Children's Cancer Foundation
Mum Sharon shares the story of a chance accident led to the discovery of a tumour in her daughter Kasey’s leg, and how this regional family managed her cancer treatment.
Kasey is a keen netball player, enthusiastic student and assistant swim coach and made her debut at the Barham and Koondrook Debutant Ball on 28 April 2017.
In preparation for her debut, Kasey, who is seventeen, had danced her way through 30 hours of training; all the time with a painful left knee. She had been injured during a netball training session in February, but had been reluctant to complain about the pain, as she wanted to keep on playing.
Kasey’s mum, Sharon, saw that she was in a lot of pain and took her to a physiotherapist. When the exercises failed to ease the pain, she made an appointment with a sports physician in Melbourne. Later though, a collision with another player during a netball game meant Sharon had to take Kasey to the Swan Hill Hospital Accident and Emergency Department.
After examining Kasey’s knee and X-ray the doctor told Sharon and Kasey that she had very bad news. That there was a tumour visible on Kasey’s X-ray and the doctor suspected that it was osteosarcoma (a type of bone cancer). The doctor made some phone calls and handed Sharon a scrap of paper with the details of an orthopaedic surgeon at The Royal Children’s Hospital. They had an appointment for 8am the next day.
“The doctor told us to ‘just get in your car and drive…this is your new priority and nothing else is as important as this,”said Sharon.
Sharon recalled how the whole situation was surreal and she felt too unnerved to drive the 86km trip back to Wakool without taking time out to mentally process everything that had just happened. She knew that her family now faced major changes. While Kasey ate a late lunch at their favourite Swan Hill café, Sharon flew into action, phoning Kasey’s school, the President of the Wakool Preschool to resign from her role as Teaching Director and booked their Melbourne accommodation. Once home, Sharon and Kasey quickly packed their overnight bags ready for their 400km trip to Melbourne.
Sharon recalls saying farewell to Robin and breaking the news to Kasey’s younger brother, Leonard, and how awful and hard it was for them to drive away.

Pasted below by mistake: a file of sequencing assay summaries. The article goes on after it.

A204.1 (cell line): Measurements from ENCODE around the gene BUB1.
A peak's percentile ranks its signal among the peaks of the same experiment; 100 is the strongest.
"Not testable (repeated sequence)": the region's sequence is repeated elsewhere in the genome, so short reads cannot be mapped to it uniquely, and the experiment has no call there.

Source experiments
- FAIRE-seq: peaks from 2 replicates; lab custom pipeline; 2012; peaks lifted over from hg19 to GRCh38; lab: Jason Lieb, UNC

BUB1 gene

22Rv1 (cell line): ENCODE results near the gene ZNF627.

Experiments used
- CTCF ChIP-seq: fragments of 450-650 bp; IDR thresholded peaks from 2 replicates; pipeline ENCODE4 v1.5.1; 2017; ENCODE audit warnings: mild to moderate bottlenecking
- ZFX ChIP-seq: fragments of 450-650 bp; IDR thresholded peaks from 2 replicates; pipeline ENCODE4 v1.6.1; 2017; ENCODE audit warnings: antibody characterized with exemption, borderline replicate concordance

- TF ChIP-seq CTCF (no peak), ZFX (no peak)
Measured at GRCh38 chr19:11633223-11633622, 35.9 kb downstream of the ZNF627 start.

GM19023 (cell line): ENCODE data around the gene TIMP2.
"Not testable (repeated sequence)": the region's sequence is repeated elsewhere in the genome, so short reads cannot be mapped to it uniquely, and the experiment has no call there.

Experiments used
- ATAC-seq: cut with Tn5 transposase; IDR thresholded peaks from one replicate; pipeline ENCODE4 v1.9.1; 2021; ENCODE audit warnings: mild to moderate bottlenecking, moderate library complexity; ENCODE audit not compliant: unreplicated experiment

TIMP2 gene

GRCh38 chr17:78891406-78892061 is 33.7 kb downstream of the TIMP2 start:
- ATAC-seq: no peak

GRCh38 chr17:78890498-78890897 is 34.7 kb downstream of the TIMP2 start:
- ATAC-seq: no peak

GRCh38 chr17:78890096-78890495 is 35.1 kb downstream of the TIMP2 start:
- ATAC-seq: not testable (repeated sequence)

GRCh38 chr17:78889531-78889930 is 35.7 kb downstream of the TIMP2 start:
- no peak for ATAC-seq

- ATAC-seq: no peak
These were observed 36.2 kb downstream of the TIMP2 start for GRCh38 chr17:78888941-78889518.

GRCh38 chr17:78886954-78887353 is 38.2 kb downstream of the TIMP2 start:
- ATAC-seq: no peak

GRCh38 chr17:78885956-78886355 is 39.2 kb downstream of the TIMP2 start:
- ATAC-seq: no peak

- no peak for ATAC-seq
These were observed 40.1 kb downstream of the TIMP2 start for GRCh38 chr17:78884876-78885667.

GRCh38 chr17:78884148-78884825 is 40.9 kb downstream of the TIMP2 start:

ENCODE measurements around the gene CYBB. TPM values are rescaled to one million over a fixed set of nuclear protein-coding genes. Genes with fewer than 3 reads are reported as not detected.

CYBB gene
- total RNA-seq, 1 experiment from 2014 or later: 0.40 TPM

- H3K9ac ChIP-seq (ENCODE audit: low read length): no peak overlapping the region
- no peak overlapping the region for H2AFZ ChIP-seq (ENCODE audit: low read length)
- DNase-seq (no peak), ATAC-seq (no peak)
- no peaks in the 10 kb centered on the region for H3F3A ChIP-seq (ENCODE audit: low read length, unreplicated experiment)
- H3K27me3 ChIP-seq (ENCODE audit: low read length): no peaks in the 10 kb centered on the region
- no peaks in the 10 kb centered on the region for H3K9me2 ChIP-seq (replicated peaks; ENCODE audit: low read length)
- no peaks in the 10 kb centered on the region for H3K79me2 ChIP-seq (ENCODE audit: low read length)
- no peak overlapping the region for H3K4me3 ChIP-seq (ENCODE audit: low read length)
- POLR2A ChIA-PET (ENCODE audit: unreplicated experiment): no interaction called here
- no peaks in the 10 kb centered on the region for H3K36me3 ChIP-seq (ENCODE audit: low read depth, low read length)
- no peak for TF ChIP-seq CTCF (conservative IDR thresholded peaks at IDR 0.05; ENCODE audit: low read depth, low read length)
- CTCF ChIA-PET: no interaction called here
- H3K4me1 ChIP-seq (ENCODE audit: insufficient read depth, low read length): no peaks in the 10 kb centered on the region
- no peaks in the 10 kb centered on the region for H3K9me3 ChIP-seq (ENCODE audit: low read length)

Kasey was admitted to The Royal Children’s Hospital for preliminary tests and Sharon stayed in a nearby apartment for three nights.
“At the end of that first long day, I left the hospital alone at 11:30pm, and I realised how far away the rest of our family were,”said Sharon.
Sharon and Kasey were able to return home to their 1,500-acre mixed cereal and beef farm near Wakool for just 48 hours.
“Kasey went to school to farewell her friends, while I cooked and froze enough meals for Robin and Leonard to live on for the next three months,” said Sharon
Kasey started chemotherapy the day that Sharon had originally booked her to see the sports physician.
“Her netball accident fast tracked the discovery of her tumour and decreased the time that the cancer had to spread by two weeks,” said Sharon. “It was a gut-wrenching blow to find out that Kasey had cancer. At first, I was full of questions and self-doubt. I kept running through different scenarios that may have contributed to Kasey getting cancer”.
“I was relieved when Kasey’s oncologist at The Royal Children’s Hospital told us that kids get cancer for no apparent reason and that it isn’t related to what has or hasn’t been done in the past.” Robin remained at home to manage the family farm and to ensure Leonard could continue school and sport. “We both agreed that it was important to keep some normality in Leonard’s life but the separation was challenging for the whole family,” said Sharon. “It was hard being Leonard’s phone mum instead of being there with him.”
Sharon and Kasey had few opportunities to return home in between chemotherapy sessions, as the journey from the hospital to the farm made Kasey extremely nauseous “even on her good days.”
In the city, Sharon played super mum, acting as Kasey’s advocate and personal carer 24/7.
She managed the farm administration and continued her role as volunteer secretary of the Bar-rook Swimming Club from the Melbourne apartment or the hospital.
“The past year has been life-changing and we are indebted to Kasey’s oncology team for saving her life and her orthopaedic team for saving her leg,”
After nine months of intensive chemotherapy Sharon and Kasey moved back to the farm.
“Although Kasey’s cancer journey has made our family stronger, we just didn’t understand that when chemotherapy finished our journey was about to begin,” said Sharon. “We are learning to create a new life because Kasey can never return to her old life.” Kasey had to manage completing Year 11 from home, as her fatigue level prevented her from attending face-to-face classes.
Chemotherapy drugs work in complex ways and the side effects – such as cloudiness of thoughts, temporary memory loss and extreme fatigue – can last for years post-cancer treatment. Oncologists monitor chemotherapy toxicity to avoid any long-term damage to internal organs.
“Our family tries to live in the moment rather than worrying about things that are out of our control,” said Sharon. “Even though Kasey’s oncologists outlined her Osteosarcoma Protocol extensively, we couldn’t fully understand the implications until we were immersed in life after chemotherapy.”
The Children’s Cancer Foundation funds clinical research and trials that assist oncologists to improve treatment options and outcomes for children with cancer, like Kasey.
“Childhood cancer research is imperative to the development of treating childhood cancer and the work that the Children’s Cancer Foundation does to raise funds in commendable,”
Thank you to Sharon for sharing her family’s story with the Foundation. You can read Kasey’s story here.